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anything? >> they'll probably offer disapproval and nothing will change. we've seen this pattern before. lock her up moments. but also charlottesville. i was with the -- in the press pool the day it happened. he spoke tow golf club. that's when he said the first tlim is blame on both sides. then he reversed himself. he had that trump tower press conference and said that both sides were to blame. we see this time and time again. as much as, yes, this are moments when he listens to republican lawmakers. there are moments when he listens to staff and that includes the ivanka trump thing which is a beltway troep at this point, she will leak to the press she disapproved of something the president said even though it seems to have little to no impact. what he really listens to, two things. what his base wants and he's very -- you can tell, very upset at the idea he was perceived as chastising his own base. the fans in the rally in north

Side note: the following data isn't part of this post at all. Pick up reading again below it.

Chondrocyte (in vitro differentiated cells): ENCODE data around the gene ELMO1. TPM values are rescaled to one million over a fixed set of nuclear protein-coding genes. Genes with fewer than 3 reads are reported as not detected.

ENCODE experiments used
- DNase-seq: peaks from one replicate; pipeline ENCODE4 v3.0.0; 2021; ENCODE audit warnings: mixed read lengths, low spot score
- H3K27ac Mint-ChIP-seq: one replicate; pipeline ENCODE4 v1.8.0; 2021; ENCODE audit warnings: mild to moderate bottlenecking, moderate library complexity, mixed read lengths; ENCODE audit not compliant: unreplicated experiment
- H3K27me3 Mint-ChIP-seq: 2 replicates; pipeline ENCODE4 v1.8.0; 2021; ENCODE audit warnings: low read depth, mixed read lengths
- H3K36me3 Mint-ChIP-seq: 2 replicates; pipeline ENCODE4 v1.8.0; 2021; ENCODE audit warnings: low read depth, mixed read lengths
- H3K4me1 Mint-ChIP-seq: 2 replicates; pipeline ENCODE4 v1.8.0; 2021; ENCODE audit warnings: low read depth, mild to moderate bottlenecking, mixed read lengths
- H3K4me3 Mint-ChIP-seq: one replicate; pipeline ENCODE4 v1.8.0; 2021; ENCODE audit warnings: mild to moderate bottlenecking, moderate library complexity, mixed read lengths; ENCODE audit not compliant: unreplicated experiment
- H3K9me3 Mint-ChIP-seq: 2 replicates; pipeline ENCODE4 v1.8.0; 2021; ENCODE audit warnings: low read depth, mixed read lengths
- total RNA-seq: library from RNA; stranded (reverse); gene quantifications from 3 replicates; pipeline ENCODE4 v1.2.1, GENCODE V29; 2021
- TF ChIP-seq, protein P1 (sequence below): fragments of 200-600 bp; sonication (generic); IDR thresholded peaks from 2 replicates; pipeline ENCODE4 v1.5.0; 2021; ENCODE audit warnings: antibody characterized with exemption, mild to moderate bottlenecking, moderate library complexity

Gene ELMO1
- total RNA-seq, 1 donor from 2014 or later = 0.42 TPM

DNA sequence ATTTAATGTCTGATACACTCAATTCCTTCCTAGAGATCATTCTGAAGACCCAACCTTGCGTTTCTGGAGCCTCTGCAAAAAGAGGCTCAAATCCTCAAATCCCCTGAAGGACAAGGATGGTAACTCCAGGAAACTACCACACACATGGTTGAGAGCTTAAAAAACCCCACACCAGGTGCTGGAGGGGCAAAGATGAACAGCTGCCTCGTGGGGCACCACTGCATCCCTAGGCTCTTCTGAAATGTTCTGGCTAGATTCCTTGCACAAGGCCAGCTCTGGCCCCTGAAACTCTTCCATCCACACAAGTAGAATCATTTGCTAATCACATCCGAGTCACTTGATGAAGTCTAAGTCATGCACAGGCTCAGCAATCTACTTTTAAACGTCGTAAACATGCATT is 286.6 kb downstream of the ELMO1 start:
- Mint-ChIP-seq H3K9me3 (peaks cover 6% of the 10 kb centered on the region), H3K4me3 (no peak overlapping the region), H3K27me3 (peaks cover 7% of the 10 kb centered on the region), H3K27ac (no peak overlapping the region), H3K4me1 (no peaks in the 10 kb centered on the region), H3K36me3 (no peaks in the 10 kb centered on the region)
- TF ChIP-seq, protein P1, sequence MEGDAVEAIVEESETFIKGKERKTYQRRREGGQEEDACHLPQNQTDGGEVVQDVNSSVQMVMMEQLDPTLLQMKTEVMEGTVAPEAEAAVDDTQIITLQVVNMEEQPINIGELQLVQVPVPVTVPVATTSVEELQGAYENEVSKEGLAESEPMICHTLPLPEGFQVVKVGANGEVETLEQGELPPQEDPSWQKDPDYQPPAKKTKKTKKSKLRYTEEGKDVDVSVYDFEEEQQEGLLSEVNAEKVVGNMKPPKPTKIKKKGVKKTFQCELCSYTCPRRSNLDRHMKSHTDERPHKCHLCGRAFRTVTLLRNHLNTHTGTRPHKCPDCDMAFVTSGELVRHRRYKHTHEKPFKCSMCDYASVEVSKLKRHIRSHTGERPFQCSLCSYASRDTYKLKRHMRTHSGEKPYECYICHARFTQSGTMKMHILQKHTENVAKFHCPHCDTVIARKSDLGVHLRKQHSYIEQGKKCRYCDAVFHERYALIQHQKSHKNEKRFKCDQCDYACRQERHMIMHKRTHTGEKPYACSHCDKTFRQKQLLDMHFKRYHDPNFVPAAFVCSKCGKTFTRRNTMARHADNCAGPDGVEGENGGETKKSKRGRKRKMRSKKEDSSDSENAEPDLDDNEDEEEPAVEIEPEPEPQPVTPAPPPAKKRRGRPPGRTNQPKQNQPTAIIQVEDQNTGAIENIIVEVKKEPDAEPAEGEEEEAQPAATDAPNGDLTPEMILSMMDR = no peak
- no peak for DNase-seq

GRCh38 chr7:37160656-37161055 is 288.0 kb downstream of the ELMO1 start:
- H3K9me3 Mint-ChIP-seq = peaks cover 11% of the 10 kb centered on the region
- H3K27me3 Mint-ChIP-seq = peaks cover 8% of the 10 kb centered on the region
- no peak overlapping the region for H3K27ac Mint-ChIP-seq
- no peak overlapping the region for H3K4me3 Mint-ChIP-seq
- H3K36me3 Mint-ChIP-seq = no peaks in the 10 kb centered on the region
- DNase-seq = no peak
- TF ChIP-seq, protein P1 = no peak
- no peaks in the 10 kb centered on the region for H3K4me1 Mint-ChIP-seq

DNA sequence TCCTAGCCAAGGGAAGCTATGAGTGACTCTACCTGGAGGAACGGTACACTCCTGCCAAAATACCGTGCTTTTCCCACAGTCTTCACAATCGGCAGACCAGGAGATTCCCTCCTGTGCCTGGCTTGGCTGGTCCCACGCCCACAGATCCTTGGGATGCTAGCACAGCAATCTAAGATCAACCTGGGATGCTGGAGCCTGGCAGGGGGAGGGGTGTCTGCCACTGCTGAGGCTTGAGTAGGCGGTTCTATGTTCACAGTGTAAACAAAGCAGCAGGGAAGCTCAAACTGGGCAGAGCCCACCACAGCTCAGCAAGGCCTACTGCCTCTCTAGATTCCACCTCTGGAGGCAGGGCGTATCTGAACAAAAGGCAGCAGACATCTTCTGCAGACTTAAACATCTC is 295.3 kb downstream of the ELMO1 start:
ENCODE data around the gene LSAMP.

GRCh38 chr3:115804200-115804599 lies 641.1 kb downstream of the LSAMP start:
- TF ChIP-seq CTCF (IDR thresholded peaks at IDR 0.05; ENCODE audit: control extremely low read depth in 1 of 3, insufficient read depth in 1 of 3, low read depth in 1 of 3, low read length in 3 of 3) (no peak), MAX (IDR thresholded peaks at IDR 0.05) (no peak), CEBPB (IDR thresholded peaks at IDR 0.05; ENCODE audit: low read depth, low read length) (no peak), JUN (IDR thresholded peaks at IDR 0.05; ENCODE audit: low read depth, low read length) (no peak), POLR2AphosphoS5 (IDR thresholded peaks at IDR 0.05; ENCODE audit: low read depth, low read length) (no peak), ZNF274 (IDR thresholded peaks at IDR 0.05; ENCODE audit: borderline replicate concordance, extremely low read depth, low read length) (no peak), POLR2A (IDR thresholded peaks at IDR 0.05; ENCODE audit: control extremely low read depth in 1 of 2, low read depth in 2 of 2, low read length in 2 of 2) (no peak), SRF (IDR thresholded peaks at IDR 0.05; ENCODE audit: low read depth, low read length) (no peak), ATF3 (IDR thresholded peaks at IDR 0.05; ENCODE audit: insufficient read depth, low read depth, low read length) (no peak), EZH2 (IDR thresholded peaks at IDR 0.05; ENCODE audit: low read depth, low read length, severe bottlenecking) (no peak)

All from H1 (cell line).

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carolina. the second thing is the reporting. he didn't like it. so today he chose to double down. >> so noel, for republicans, again, the folks who were getting in touch with pence and saying make trump stop doing this, do they have to be ready now for the possibility trump is going to keep doing the rallieshe? wants to run against the four congresswomen in particular, make them the face of the democratic party? if the crowds start chanting again, send her back, send them back and the president's not going to stop. is this going to be a feature of trump rallies from here through 2020? >> nobody can get a handle on trump. i think you guys have been watching trump long enough along with us, along with the republican party. this is what trump is. we are continually having to as pundits and people that represent the rnc as people that have candidates that work in the business, we are constantly having to tiptoe around what